December 21st, 2020
By Meredith Dreistadt, Graduate Student Assistant, WVRHC
I am a second-year graduate student in the Public History program here at WVU, and this is a reflection on my first semester working in the WVRHC’s Modern Congressional and Political Papers Collection. For my first year as a student at WVU, I was working part time in a local museum’s small archive which really made my transition to a large, long-established collecting institution an interesting one!
One of the major differences is in how each institution catalogs artifacts both in terms of different software (PastPerfect vs. ArchivesSpace) and in terms of process. At Arthurdale, my main objective was to create as much detailed metadata as possible for each object to make finding that particular item easier for ourselves and future researchers. At the WVRHC, we use an archival processing theory called “More Product, Less Process” which works to more quickly reduce the backlog of thousands and thousands of objects that still need processing. Both methods make sense for each collecting institution because of the size of the collection to process and the way the objects are used by researchers and staff.
Aside from the technical aspects of my assistantship at the Depository, I found learning about mid- to late-twentieth century political papers refreshingly different from what primary source documents I have worked with for both work and my own research. In my studies, I have primarily focused on early-twentieth century, New Deal era social and governmental shifts as well as the Enlightenment in France and its repercussions. Finding letters in Governor Arch Moore’s Papers that were written about seat-belt laws, citizens protesting the construction of a football field, and leaders concerned about reducing the national deficit in the 1980s has been a very interesting change.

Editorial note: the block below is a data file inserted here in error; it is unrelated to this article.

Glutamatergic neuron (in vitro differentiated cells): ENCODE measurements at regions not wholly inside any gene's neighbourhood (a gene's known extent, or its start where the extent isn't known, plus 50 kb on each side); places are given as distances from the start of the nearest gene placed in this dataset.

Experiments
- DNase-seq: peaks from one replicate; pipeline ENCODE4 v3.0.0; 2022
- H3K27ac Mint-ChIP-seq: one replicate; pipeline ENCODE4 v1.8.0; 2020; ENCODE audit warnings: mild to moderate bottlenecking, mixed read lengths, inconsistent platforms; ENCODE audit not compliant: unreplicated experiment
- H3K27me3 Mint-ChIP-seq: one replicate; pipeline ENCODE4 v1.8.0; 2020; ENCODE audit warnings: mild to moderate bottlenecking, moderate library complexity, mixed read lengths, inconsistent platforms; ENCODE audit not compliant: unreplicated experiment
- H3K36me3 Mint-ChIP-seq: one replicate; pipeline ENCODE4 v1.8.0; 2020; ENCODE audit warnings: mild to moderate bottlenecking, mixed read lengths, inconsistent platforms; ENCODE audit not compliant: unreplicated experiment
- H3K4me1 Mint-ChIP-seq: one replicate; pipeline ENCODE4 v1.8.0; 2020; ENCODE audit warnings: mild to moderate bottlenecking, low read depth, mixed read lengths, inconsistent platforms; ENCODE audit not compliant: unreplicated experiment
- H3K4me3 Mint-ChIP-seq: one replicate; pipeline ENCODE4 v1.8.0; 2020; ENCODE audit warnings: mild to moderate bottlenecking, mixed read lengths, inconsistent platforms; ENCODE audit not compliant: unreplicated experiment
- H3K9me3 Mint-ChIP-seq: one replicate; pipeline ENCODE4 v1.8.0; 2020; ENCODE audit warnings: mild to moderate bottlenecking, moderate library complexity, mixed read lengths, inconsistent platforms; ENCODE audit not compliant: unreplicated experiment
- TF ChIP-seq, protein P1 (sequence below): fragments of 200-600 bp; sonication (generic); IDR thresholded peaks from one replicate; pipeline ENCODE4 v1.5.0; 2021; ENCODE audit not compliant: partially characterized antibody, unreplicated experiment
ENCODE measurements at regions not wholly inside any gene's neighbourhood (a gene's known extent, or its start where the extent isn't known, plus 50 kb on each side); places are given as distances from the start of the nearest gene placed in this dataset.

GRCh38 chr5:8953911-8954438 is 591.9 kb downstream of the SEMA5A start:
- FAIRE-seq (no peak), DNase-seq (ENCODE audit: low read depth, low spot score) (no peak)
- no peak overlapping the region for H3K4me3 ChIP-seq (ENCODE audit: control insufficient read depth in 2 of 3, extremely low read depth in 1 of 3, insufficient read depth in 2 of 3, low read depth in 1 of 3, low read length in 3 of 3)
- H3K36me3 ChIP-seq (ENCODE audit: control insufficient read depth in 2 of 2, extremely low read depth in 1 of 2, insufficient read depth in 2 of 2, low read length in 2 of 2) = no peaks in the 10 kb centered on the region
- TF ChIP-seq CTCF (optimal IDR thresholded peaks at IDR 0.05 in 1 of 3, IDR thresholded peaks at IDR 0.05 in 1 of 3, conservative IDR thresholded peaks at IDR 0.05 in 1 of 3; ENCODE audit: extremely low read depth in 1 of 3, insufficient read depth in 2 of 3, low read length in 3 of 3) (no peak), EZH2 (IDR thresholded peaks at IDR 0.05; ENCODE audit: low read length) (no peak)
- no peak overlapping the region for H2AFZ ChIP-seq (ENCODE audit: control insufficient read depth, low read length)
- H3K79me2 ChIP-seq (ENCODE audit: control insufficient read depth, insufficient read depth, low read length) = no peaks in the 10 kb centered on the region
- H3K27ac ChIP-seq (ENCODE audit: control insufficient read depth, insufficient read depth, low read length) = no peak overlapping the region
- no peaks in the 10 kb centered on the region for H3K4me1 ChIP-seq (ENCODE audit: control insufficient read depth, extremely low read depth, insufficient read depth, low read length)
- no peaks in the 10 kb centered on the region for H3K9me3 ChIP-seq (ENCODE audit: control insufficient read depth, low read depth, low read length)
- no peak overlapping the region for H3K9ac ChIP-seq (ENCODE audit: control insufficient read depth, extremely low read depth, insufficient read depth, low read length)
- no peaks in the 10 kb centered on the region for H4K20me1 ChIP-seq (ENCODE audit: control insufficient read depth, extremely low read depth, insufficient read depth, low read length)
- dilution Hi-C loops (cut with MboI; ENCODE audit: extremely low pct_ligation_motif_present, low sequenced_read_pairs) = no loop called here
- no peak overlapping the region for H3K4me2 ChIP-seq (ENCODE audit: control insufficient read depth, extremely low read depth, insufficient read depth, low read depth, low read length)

Perhaps one of the more interesting recent finds in the Moore Papers has been the Gramm-Rudman-Hollings Legislation of 1986 (in Folder 3 of Box II.F. – 52). This folder contains correspondence between Governor Moore and various heads of West Virginia state agencies to understand how this new law, which was aimed at cutting down the national deficit by massively decreasing spending, would affect each agency. For agencies that focused on natural resource conservation, it appears that they were affected rather similarly, losing funding that would halt some initiatives of conservation. In other cases, the budget of an agency like the Board of Regents remained fairly untouched. This folder provides an interesting insight into how a national policy like reducing the deficit, which was a focus of the Reagan Administration, affected particular regions, work, and projects in West Virginia.
This has been a very interesting semester of work getting to know the archives and the documents and photos I’ve had the chance to work with during the time of COVID-19. It has been a successful semester and I am looking forward to the next one!